If I went back for a couple of years, my firm’s revenue would be close to double if I had been doing what I’m doing now if I started it years ago. It’s a combination of things. We took on clients we never had any real strong way of solving the problem they had, or maybe we took on clients that were the wrong fit. I also think that we’ve missed out on clients who have had problems that we could resolve because we didn’t ask the questions to find out if we could fix it, or we were so busy with other volume work that we missed the opportunity or didn’t see it in front of us.
I know that sounds like a large number to say our revenues would’ve been doubled if we had been doing this years ago, but I can tell you what we’re commanding in terms of revenues now versus what we were at the beginning of 2018, and they’re not comparable. It’s positive. Nobody wants to sit around and cry about spilled milk and what’s in the past is in the past. I think there’s an avenue going forward where we’re like, “We’re not going to miss out on this.”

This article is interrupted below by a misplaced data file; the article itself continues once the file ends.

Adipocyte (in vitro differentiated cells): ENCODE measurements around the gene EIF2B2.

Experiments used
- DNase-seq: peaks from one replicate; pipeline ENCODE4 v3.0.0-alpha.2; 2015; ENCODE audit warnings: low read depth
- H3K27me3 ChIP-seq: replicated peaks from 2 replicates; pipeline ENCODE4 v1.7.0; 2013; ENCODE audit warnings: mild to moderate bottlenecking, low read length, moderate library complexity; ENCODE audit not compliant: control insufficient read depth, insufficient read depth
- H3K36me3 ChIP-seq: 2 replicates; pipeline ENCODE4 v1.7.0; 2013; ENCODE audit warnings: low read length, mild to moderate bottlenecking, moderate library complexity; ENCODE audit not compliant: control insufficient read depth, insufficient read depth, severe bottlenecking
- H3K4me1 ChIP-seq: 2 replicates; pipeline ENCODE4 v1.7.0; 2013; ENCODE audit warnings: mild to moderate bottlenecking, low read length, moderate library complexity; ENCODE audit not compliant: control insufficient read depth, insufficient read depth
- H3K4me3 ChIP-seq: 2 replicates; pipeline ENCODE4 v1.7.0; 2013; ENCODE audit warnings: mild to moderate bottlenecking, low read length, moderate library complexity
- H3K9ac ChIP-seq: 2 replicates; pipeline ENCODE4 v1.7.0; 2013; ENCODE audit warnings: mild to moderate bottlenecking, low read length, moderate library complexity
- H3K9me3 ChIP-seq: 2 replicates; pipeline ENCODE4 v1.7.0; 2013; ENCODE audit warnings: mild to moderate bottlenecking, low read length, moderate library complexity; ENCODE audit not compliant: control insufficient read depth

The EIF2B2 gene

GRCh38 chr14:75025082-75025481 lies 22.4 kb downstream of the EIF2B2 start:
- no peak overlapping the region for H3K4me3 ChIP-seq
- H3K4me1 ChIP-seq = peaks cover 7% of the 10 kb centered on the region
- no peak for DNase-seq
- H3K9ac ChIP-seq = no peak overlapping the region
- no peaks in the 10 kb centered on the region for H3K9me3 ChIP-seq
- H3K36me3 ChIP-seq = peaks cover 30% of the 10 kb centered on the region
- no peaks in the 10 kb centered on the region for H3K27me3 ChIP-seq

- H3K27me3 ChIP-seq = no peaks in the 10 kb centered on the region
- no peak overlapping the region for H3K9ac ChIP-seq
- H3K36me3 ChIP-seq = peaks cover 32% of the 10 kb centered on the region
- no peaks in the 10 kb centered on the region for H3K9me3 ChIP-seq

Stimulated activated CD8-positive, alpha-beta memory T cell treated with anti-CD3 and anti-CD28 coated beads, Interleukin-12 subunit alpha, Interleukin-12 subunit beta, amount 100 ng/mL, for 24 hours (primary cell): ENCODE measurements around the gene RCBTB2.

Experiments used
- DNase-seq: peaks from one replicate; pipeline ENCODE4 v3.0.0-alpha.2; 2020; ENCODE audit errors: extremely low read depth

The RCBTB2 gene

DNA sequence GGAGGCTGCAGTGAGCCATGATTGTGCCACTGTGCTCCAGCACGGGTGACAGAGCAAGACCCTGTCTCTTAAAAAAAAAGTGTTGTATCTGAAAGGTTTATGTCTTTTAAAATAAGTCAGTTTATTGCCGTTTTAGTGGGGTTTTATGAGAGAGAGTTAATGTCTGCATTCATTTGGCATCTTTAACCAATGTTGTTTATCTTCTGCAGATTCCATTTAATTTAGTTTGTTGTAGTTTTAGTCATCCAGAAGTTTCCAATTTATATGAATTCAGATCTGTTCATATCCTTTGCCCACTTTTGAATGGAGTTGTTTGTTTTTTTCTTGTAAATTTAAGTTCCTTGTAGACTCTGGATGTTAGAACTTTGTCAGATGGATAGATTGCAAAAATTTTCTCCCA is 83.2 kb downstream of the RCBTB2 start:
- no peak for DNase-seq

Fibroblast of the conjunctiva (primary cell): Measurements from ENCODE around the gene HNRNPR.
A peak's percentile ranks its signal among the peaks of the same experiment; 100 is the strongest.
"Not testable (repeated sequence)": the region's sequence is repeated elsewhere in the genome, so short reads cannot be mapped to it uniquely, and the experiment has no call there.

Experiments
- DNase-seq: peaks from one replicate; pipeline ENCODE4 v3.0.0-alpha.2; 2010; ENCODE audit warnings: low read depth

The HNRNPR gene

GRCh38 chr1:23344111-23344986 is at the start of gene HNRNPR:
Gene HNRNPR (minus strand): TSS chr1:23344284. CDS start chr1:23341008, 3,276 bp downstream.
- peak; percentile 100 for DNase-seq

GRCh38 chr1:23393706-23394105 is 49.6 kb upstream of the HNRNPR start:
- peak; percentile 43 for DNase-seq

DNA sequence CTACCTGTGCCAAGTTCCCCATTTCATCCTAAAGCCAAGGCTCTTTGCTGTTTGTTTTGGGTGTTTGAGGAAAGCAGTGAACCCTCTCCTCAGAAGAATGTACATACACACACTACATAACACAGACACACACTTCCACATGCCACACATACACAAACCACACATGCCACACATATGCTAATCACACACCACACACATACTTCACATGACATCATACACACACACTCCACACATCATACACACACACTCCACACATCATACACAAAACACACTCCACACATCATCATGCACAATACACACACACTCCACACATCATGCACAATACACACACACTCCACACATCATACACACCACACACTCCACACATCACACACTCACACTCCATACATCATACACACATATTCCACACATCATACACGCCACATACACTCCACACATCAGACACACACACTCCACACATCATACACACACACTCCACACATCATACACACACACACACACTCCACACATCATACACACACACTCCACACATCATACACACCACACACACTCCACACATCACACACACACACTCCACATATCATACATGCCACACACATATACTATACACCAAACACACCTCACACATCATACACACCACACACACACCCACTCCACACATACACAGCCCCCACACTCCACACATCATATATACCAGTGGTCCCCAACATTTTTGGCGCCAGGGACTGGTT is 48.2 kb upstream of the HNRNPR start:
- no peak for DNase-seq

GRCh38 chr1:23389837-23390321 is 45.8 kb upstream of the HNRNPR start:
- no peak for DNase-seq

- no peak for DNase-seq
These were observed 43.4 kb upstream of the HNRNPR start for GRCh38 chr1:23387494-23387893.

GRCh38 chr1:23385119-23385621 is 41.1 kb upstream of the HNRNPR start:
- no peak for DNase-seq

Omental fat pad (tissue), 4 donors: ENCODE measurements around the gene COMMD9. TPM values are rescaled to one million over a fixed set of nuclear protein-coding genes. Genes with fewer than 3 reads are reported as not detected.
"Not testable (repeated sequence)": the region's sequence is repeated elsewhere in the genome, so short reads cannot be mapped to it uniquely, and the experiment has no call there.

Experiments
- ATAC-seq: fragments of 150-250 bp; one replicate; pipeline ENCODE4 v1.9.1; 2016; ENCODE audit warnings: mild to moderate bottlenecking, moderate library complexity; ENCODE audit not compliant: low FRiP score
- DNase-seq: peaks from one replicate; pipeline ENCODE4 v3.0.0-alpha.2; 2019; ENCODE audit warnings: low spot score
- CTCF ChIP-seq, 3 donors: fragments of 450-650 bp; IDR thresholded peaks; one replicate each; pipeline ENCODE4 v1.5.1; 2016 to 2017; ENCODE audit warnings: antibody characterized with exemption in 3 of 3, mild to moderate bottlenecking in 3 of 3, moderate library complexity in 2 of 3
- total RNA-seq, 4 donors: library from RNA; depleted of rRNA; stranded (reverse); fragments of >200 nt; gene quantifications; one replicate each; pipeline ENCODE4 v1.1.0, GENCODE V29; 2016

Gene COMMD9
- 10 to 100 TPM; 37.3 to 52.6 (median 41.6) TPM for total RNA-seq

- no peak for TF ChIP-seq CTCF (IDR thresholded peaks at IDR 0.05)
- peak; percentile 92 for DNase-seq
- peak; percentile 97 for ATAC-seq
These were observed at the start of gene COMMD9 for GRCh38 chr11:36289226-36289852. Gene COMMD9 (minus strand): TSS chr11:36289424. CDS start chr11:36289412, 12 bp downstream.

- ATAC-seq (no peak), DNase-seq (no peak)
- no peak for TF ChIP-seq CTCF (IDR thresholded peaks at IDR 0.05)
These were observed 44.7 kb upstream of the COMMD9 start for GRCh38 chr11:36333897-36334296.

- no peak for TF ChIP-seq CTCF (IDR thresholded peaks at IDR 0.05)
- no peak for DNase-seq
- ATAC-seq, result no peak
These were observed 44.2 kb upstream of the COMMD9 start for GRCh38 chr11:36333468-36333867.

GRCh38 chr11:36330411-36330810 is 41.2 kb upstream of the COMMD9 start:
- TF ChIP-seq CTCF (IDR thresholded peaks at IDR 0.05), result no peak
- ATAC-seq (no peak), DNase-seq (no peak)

It’s not that we’re going to have 100% client acceptance if they go through the process, but what we want to do is we want to make sure we’re commanding a premium for the services we’re providing, then we also want to make certain that we’re going to have the quality of life that’s going to allow us to be problems fixers and not basically pushers of documents.
Thank you, Peter, so much for sharing with us on the show. Would you like to leave everyone with one last piece of advice before we depart?
The main thing I would recommend to everybody is don’t be afraid of losing what you have. I would be more concerned about missing what’s going to come your way but you’re not able to capture it. I know that sounds very frightening and very bold, but what I’ve discovered as part of some of these changes with the sales system is that they’re swimming by all the time. You don’t want to be hesitant to make a change because you’re fearful of losing something you have. I would embrace trying to capture what you don’t have that’s better.Don't be afraid of losing what you have. Be more concerned about missing what's coming your way but not being able to capture it. Click To Tweet